Filip Du Prez - CiMaC

Description of the PI

Filip Du Prez.jpgFilip Du Prez is full professor and vice-chair at the Faculty of Sciences of Ghent University in the Department of Organic and Macromolecular Chemistry, within the Centre of Advanced Macromolecular Chemistry (CMaC). He is scientifically heading the Polymer Chemistry Research (PCR, around 25 researchers) since 1999, focusing on three main topics: 1) ‘From polymer functionalization to absolute control’; 2) ‘Dynamic and self-healing polymeric materials’; 3) ‘Giving renewable polymers functionality’.

A couple of actual topics are recyclable thermoset materials, sequence defined polymers, vitrimers and self-healing polymers, novel click chemistries in macromolecular science, coatings and functional polymers from renewable resources.

This research resulted in around 320 A1 publications (h-index 55), more than 10 book chapters, 14 patent applications and more than 25 awards for his coworkers in the last 5 years.

Since 2018, he is associate editor for the Royal Society of Chemistry journal Polymer Chemistry. Also, since 2017, he is the Belgian representative in the board of the European Polymer Federation (EPF).

Description of the projectcimac.png

Thermoset recycling is one of the holy grails of the plastic industry, which is currently facing increasingly stringent international regulations to stimulate finding solutions towards the sustainable use of plastics.

While displaying superior properties compared to thermoplastic polymers, thermosets – which have an annual global production of 40 million tons and are for example used in windmill blades and adhesives – represent a major worldwide challenge. Their crosslinked structure presents many hurdles when it comes to recycling and responding to Europe’s desire for a circular economy.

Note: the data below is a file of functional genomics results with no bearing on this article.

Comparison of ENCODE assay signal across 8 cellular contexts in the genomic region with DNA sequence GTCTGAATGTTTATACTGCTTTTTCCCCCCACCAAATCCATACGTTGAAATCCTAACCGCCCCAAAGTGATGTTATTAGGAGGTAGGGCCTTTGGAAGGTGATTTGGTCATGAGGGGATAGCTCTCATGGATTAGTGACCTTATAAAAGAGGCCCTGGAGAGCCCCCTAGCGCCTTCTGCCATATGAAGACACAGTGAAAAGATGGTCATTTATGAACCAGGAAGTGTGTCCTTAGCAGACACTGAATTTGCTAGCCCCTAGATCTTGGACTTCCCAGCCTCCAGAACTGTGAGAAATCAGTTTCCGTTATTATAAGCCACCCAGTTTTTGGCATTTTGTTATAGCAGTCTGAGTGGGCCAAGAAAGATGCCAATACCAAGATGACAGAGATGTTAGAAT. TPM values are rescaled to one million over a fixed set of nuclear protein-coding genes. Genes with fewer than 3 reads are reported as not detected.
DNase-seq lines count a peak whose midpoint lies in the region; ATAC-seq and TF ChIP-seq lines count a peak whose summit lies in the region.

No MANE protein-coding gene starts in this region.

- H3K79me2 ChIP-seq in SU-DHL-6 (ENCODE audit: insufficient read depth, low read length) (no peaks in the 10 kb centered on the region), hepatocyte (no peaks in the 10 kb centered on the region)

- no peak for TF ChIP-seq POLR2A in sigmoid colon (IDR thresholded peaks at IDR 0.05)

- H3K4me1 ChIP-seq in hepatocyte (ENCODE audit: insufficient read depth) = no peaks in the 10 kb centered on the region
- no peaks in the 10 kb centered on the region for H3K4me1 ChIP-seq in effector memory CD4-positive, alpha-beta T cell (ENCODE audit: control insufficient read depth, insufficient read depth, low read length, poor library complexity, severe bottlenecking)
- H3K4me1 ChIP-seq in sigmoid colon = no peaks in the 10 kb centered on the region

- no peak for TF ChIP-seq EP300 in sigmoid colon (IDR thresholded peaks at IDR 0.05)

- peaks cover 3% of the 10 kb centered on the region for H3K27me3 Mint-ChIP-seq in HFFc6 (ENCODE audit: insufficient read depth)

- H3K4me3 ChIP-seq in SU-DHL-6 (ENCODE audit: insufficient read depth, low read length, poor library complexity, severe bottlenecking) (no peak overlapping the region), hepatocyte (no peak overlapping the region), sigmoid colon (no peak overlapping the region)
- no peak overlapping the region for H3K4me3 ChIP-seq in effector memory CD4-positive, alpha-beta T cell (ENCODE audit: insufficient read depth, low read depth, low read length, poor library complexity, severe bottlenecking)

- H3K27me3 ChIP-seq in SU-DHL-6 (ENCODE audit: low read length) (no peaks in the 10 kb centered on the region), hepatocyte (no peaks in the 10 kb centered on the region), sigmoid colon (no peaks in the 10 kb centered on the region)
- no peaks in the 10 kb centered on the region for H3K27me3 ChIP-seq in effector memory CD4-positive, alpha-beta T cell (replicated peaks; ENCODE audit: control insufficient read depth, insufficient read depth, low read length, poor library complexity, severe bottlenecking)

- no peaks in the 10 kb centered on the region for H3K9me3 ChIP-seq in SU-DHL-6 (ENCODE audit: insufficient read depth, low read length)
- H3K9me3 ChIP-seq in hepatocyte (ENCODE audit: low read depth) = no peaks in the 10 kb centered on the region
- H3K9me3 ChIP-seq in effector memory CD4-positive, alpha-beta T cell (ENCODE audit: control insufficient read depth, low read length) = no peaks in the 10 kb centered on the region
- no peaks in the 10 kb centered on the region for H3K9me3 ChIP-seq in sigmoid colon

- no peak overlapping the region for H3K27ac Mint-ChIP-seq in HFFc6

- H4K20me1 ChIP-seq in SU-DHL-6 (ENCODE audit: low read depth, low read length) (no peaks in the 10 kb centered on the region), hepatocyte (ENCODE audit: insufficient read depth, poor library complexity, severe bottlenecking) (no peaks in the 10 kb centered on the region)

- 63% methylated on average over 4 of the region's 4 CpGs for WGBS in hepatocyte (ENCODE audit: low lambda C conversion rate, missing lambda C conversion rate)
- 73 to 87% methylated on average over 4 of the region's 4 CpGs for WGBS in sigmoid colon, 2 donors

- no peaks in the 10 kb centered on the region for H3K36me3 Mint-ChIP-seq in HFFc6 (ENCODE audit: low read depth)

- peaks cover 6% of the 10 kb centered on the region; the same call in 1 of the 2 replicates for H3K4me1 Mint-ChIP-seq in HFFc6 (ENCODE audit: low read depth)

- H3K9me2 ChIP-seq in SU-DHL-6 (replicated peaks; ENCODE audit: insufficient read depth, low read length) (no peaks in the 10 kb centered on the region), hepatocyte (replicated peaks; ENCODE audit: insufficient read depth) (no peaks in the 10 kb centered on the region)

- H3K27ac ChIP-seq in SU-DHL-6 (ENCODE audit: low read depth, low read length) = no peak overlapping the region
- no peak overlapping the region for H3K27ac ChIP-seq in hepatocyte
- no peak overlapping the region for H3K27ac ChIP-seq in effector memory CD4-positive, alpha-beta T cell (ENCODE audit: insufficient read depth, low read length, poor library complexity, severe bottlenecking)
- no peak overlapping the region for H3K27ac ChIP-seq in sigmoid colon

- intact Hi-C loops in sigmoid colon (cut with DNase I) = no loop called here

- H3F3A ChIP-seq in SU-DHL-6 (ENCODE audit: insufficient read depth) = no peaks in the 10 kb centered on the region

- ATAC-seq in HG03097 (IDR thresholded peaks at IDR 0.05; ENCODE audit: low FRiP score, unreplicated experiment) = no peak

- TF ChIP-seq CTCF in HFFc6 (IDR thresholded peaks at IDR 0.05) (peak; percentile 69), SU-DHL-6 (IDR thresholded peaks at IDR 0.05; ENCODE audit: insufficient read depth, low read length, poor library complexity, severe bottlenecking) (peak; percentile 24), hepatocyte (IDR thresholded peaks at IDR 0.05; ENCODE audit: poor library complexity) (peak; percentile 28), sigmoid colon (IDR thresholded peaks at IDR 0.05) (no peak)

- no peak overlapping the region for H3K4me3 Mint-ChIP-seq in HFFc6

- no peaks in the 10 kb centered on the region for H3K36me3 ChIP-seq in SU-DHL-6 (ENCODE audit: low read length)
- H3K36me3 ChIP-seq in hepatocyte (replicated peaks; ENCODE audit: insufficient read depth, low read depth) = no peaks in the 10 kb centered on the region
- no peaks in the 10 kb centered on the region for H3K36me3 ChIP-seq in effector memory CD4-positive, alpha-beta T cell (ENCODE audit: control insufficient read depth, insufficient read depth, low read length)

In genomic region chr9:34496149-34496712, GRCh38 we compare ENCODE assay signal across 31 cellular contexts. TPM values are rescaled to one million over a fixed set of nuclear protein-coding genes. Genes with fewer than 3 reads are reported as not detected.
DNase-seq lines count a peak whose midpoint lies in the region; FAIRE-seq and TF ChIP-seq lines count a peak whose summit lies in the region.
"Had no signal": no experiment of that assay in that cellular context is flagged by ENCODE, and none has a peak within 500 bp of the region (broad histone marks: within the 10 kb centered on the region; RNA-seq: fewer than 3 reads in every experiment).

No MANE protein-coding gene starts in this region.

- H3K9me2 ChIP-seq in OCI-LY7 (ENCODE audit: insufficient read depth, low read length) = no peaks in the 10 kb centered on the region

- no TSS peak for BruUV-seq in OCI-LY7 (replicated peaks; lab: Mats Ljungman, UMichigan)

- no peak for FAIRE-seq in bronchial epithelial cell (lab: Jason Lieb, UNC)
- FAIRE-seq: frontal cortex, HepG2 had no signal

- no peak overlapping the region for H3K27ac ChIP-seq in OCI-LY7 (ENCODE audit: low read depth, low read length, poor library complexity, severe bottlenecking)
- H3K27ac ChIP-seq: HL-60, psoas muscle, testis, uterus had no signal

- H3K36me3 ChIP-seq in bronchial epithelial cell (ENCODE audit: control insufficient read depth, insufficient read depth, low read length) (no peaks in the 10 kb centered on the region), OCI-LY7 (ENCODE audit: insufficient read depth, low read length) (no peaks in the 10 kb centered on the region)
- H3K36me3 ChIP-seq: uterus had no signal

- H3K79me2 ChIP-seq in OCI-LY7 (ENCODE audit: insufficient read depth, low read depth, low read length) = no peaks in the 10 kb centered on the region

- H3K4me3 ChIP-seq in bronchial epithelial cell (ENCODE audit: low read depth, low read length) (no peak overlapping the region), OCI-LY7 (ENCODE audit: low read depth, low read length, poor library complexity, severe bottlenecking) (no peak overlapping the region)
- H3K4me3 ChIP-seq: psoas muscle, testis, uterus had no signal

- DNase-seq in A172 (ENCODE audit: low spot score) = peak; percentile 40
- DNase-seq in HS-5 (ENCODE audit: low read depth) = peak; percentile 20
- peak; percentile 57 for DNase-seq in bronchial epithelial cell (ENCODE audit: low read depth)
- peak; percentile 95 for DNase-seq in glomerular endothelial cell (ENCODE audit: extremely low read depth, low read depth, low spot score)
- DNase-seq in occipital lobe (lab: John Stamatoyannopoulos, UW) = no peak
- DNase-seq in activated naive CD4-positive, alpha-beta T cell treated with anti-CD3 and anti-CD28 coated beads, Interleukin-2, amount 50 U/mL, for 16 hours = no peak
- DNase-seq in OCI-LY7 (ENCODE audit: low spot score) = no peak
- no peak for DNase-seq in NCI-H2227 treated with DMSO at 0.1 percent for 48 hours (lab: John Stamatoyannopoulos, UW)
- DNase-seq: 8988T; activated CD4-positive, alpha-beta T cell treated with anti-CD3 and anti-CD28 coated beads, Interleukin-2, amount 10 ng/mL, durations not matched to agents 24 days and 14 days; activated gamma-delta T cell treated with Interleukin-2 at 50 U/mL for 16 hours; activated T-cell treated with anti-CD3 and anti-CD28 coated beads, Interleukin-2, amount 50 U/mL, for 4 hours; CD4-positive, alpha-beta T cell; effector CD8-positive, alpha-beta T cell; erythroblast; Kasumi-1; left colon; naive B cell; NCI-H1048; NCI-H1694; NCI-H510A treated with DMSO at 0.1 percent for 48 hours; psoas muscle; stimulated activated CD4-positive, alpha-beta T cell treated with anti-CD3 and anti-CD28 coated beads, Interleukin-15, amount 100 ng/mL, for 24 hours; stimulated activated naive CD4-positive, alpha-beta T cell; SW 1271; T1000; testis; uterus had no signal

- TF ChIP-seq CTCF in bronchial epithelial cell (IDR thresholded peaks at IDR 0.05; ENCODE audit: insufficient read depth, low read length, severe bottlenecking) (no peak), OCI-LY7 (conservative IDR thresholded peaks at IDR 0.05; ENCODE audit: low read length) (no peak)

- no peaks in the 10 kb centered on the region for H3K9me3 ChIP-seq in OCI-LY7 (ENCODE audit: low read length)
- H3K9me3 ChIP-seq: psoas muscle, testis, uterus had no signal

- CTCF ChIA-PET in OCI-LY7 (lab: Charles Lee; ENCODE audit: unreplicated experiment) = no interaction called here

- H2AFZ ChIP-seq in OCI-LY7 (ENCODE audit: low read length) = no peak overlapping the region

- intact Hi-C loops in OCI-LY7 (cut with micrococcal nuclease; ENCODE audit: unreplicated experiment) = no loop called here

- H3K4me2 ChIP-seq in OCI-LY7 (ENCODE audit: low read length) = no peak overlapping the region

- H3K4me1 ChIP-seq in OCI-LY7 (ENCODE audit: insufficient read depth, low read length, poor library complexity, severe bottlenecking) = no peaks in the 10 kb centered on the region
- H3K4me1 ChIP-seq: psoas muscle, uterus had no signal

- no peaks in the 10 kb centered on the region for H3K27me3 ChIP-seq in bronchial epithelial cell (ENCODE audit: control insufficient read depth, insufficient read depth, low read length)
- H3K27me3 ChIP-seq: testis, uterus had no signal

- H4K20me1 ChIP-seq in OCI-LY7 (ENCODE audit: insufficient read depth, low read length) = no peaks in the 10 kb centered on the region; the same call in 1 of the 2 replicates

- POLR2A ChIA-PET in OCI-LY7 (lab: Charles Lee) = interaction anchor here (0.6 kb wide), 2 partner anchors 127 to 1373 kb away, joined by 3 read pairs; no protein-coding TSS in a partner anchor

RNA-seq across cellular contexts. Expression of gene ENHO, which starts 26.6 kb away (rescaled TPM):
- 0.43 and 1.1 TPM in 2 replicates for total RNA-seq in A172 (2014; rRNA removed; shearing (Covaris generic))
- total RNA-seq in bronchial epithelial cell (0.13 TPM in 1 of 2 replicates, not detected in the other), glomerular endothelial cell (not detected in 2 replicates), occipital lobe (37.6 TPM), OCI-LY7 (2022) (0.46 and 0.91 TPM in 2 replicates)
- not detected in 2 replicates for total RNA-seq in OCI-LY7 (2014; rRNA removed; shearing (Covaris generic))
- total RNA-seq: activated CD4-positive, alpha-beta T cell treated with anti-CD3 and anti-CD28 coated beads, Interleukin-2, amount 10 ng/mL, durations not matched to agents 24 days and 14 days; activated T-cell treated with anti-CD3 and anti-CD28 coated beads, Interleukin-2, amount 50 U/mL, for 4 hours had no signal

The overarching objective of the CiMaC-program is to propose ground-breaking solutions to the major shortcomings of Covalent Adaptable Networks (CANs), being their long-term dimensional stability and (re)processing ability when using industrial techniques, thereby enabling the urgent uptake of these revolutionary thermosets from academic research to an industrial level. Covalent dynamic chemistry should ideally enable a combination of the bulk processing possible when using thermoplastics and the high durability of thermosets.

The unique concept to tackle this ultimate goal will start from his recognized expertise in precision macromolecular chemistry. The central idea is that the use of precisely engineered macromolecules as CAN-precursors will allow an unprecedented regulation of the resulting CAN properties through control over different molecular parameters. In this project, innovative synthetic protocols/methodologies will be implemented for both the development of robust, on-demand debondable adhesives, as well as for providing the first up-scalable extrudable thermoset materials.